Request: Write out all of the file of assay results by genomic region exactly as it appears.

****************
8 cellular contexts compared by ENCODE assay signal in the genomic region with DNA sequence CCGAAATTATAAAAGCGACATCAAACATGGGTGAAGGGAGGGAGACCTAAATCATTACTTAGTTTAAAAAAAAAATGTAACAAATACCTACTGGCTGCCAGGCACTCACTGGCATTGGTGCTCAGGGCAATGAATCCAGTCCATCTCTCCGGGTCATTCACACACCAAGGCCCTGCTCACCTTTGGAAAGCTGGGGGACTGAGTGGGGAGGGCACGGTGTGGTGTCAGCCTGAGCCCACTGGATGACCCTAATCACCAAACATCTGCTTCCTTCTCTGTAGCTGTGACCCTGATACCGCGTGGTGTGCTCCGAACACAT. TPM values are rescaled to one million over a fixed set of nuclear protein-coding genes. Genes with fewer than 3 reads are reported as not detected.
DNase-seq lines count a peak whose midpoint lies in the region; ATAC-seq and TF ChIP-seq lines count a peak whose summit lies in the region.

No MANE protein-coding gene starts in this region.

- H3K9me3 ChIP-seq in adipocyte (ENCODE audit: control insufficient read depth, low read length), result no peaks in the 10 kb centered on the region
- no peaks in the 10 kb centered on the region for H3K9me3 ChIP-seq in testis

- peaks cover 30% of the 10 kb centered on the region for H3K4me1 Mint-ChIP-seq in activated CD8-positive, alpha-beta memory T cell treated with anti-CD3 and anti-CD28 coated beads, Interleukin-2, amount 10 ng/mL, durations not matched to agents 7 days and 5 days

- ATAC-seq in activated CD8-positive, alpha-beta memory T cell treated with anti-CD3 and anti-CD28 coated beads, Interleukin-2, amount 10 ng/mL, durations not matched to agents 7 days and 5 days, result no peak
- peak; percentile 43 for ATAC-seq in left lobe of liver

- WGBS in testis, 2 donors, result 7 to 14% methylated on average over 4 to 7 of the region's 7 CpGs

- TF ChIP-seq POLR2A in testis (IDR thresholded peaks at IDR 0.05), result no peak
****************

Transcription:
8 cellular contexts compared by ENCODE assay signal in the genomic region with DNA sequence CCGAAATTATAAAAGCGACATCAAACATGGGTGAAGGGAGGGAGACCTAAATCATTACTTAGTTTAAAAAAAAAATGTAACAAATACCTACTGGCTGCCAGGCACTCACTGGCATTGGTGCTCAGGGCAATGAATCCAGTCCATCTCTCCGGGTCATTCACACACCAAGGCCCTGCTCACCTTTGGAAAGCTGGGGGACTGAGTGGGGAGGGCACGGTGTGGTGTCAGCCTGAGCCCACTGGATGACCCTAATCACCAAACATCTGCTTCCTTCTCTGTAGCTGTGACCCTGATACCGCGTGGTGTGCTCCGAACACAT. TPM values are rescaled to one million over a fixed set of nuclear protein-coding genes. Genes with fewer than 3 reads are reported as not detected.
DNase-seq lines count a peak whose midpoint lies in the region; ATAC-seq and TF ChIP-seq lines count a peak whose summit lies in the region.

No MANE protein-coding gene starts in this region.

- H3K9me3 ChIP-seq in adipocyte (ENCODE audit: control insufficient read depth, low read length), result no peaks in the 10 kb centered on the region
- no peaks in the 10 kb centered on the region for H3K9me3 ChIP-seq in testis

- peaks cover 30% of the 10 kb centered on the region for H3K4me1 Mint-ChIP-seq in activated CD8-positive, alpha-beta memory T cell treated with anti-CD3 and anti-CD28 coated beads, Interleukin-2, amount 10 ng/mL, durations not matched to agents 7 days and 5 days

- ATAC-seq in activated CD8-positive, alpha-beta memory T cell treated with anti-CD3 and anti-CD28 coated beads, Interleukin-2, amount 10 ng/mL, durations not matched to agents 7 days and 5 days, result no peak
- peak; percentile 43 for ATAC-seq in left lobe of liver

- WGBS in testis, 2 donors, result 7 to 14% methylated on average over 4 to 7 of the region's 7 CpGs

- TF ChIP-seq POLR2A in testis (IDR thresholded peaks at IDR 0.05), result no peak